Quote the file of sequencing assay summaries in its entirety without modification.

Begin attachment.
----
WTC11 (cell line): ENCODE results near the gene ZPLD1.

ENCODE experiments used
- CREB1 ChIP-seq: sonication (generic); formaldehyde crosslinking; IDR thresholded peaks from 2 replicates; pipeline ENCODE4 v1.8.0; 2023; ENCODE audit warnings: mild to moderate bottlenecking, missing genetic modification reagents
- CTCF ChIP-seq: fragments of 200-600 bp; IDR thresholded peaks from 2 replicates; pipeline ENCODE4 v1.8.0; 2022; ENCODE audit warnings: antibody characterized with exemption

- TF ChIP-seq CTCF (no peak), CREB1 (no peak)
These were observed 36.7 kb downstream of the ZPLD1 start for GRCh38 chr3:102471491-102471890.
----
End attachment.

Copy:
WTC11 (cell line): ENCODE results near the gene ZPLD1.

ENCODE experiments used
- CREB1 ChIP-seq: sonication (generic); formaldehyde crosslinking; IDR thresholded peaks from 2 replicates; pipeline ENCODE4 v1.8.0; 2023; ENCODE audit warnings: mild to moderate bottlenecking, missing genetic modification reagents
- CTCF ChIP-seq: fragments of 200-600 bp; IDR thresholded peaks from 2 replicates; pipeline ENCODE4 v1.8.0; 2022; ENCODE audit warnings: antibody characterized with exemption

- TF ChIP-seq CTCF (no peak), CREB1 (no peak)
These were observed 36.7 kb downstream of the ZPLD1 start for GRCh38 chr3:102471491-102471890.